In September of last year, the Financial Conduct Authority (FCA) issued a report setting out proposals to tackle concerns about general insurance pricing. The proposed remedies on ‘fair value’ were designed to improve competition with outcomes expected to lead to customers saving approximately £4.2 billion over the next decade, while insurance firms were encouraged to innovate when it comes to pricing, transparency and trust.
But what does fair value actually mean and what is a firm’s role when it comes to fairness?
Exploring those questions, Kate Collyer, the FCA’s chief economist and interim director of competition, joined Consumer Intelligence’s CEO and founder Ian Hughes (pictured above) and PR & communications manager Catherine Carey (pictured below) at a recent Consumer Intelligence webinar on ‘Navigating the Future with the FCA’. Reflecting on what fair value means, Collyer noted that it essentially comes down to the overall benefit that consumers receive from buying a product or service, relative to the total cost that they incur.
Carey added that the results of a survey conducted prior to the webinar reflected that, while 91.8% of respondents said their company had considered the FCA’s fair value announcement, their biggest business focus revolved around pricing, with almost 50% saying that fair value was not their main priority. As such, Hughes believes much of the industry is missing the big picture around fair value.
“One thing that has been lost in this conversation is that people think if they fix the price issue, they fix the fair value issue,” he said. “The keyword in this is that the FCA has said that providing fair value is central to a firm’s purpose. And purpose is something that sits at the strategic level of an organisation. You can’t just fix a line of code that says, ‘make last year’s price the same as next year’. It’s not that easy, it’s a core governance issue that requires a massive governance change.”
For many organisations, this is not going to be simple or easy, Hughes said, and it will require cultural change and new blood coming into businesses offering different thinking and different approaches to product manufacturing. This will apply throughout the value chain to include brokers and price comparison websites because, from a consumer’s perspective, value is about what is bought and where it’s bought - the machinations of the insurance distribution matrix are simply not considered.
Fair value represents a change in the purpose and governance of insurance businesses and a change to their long-term strategy, Hughes said. Fair value is not just about today or tomorrow but about the long-term and this must be reflected by companies. From industry conversations, he noted that people tend to consider this as a flash-in-the-pan movement and forget that this was included in the FCA’s charter back in 2006.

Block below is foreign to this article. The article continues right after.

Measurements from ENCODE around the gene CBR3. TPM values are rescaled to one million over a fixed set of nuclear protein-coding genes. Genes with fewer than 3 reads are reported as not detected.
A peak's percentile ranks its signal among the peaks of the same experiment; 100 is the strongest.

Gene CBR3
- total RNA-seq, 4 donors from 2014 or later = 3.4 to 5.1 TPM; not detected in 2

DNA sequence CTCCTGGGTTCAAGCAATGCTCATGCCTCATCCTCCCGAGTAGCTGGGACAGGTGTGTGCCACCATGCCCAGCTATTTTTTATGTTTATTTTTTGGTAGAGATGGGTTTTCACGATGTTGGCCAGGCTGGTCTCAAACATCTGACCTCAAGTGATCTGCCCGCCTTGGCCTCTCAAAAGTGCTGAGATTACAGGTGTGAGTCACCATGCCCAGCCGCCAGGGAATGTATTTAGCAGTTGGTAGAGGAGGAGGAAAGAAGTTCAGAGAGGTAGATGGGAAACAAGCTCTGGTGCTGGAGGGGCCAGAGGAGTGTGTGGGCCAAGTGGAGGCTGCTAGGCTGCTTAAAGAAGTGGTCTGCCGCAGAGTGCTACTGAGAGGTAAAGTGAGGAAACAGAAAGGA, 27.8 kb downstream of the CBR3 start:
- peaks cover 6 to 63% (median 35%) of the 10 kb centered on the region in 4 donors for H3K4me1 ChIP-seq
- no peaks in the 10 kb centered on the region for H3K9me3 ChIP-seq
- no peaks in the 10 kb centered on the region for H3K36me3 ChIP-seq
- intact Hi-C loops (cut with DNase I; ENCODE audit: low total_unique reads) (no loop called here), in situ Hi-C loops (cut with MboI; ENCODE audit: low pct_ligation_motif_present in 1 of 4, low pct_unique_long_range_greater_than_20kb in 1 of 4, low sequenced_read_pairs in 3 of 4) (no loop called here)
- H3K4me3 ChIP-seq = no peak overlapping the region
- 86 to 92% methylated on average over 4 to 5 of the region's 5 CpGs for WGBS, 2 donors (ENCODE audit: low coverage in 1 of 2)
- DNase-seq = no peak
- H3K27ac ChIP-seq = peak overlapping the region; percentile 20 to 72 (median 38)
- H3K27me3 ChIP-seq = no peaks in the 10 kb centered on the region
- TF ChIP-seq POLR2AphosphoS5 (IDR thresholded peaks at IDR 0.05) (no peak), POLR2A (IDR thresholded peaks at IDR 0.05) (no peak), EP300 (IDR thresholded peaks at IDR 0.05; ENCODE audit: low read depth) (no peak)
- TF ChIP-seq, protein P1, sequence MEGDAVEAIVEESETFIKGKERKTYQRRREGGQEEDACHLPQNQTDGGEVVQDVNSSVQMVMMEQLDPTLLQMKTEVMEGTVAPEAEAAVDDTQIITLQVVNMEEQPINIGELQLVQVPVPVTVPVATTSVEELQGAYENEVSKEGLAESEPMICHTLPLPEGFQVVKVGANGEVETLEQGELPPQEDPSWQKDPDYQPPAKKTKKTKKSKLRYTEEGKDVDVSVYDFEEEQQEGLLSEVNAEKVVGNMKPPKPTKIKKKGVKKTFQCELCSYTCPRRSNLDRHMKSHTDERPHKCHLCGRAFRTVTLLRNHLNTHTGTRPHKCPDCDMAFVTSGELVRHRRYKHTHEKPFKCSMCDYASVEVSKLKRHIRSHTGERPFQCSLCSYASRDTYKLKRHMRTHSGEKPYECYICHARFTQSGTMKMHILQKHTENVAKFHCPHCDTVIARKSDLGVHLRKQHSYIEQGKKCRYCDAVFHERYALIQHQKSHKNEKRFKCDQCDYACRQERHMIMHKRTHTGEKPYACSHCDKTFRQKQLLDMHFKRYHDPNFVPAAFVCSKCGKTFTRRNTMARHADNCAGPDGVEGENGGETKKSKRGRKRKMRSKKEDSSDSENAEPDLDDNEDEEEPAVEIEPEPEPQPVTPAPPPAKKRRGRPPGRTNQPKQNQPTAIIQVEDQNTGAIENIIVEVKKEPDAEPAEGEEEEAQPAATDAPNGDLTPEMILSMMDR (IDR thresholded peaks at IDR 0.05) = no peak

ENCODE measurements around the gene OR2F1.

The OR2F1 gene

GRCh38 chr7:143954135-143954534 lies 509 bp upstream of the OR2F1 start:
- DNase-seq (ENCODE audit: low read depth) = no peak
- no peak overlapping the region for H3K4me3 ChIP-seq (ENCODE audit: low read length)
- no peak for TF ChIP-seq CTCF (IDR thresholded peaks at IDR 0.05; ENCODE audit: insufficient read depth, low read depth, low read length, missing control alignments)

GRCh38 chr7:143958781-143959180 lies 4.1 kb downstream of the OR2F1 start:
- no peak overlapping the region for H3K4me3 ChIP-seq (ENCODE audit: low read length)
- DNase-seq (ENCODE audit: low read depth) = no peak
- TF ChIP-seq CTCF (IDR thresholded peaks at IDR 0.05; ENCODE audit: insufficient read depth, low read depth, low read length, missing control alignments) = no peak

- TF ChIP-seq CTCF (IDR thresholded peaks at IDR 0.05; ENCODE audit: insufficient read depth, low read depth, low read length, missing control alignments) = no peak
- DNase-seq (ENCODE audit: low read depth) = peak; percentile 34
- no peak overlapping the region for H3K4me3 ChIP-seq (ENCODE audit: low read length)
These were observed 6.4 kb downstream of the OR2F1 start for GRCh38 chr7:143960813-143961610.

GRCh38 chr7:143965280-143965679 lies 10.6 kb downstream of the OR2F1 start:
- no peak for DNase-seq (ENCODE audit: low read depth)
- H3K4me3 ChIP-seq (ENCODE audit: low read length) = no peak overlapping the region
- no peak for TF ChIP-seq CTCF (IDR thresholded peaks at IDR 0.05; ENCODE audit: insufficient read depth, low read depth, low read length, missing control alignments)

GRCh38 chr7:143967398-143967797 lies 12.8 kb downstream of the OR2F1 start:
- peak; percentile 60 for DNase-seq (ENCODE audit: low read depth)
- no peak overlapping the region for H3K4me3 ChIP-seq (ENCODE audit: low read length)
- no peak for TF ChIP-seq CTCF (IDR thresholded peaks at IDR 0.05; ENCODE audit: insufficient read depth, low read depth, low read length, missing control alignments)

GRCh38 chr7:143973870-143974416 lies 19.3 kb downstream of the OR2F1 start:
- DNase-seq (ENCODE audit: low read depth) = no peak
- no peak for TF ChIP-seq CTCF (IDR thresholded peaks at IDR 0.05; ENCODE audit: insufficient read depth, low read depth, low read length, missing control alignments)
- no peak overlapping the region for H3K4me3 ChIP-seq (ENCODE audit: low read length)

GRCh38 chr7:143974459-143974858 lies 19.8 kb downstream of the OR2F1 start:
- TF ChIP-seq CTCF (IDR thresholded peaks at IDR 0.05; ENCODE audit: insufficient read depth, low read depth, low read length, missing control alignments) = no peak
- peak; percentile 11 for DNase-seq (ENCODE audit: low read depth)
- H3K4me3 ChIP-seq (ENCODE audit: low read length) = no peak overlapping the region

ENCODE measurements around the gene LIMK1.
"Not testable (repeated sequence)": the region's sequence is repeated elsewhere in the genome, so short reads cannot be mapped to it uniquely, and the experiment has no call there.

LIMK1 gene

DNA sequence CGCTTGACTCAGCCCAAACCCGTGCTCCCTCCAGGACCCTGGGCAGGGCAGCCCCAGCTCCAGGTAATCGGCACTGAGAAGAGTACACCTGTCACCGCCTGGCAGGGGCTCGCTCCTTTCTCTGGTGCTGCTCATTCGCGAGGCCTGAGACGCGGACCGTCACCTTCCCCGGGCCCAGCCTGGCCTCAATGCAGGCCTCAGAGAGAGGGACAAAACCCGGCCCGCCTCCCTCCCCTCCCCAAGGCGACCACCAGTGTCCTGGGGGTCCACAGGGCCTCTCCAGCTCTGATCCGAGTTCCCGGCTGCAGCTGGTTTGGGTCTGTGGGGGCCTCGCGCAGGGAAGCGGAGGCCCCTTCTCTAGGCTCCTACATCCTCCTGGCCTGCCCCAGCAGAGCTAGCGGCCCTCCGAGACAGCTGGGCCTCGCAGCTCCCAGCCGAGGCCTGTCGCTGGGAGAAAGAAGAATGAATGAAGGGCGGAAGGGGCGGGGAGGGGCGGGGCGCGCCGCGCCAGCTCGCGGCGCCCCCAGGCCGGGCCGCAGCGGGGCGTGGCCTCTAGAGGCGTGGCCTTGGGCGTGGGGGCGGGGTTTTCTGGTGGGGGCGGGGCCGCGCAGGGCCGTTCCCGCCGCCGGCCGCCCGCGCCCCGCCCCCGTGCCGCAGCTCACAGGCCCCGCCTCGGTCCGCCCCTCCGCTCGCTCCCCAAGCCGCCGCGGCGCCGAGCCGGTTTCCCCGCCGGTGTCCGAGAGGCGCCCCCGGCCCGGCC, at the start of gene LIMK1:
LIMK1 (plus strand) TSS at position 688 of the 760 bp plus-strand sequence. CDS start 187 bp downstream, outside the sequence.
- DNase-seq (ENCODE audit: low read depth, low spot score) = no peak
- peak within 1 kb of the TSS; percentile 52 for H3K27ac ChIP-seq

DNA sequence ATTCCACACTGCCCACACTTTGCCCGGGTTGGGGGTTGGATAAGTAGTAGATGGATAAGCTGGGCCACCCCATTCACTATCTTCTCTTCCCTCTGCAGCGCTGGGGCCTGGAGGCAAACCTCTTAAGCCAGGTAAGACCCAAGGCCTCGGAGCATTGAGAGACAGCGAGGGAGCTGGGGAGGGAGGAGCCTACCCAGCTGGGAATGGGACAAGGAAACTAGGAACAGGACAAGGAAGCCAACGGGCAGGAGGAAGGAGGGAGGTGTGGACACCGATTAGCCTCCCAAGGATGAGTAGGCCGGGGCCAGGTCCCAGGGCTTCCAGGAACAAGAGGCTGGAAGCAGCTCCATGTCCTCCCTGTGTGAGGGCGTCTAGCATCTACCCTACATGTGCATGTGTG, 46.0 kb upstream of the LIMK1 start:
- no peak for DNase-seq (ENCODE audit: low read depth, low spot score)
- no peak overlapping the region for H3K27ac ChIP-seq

“It’s happened in the retail distribution review, it’s happened in investments, and it’s happened in banking,” he said. “Insurance is late to the fair value game, and actually has had loads of time to already adjust to these issues. This isn’t going away, if anything, the insurance industry has had an enormous grace period of years, decades potentially, and now it’s coming back around again.”
Meanwhile, Collyer said fair value has to be much broader than just pricing practices. Non-monetary costs include choosing a product that’s the right fit and, in an increasingly digital world, it’s also about the data cost paid by a consumer.
“And there is a range of benefits that you get from buying a product,” she said, “for instance, the actual utility of the product or service. So quality matters as well, it’s really important. And then you can also think about service, the service [during] the actual purchasing process, and also the quality of service of a customer-relationship in the long-term.”
When thinking about value, insurance businesses should embrace three elements, she said. Firstly, they must start thinking from a consumer-centric perspective about the outcomes a customer is getting in terms of service, of quality and of price. Secondly, firms should be teaching their consumers to make well-informed decisions and ensuring they have all the information needed to fully benefit from their purchases.
“And then the final part,” she said, “is a question of who may not be receiving fair value. I think it’s important to emphasise that fair values matters for all consumers and firms need to respond to their customers’ demand and needs. So… while extra care should be taken when dealing with vulnerable consumers, this is something that matters to all consumers.”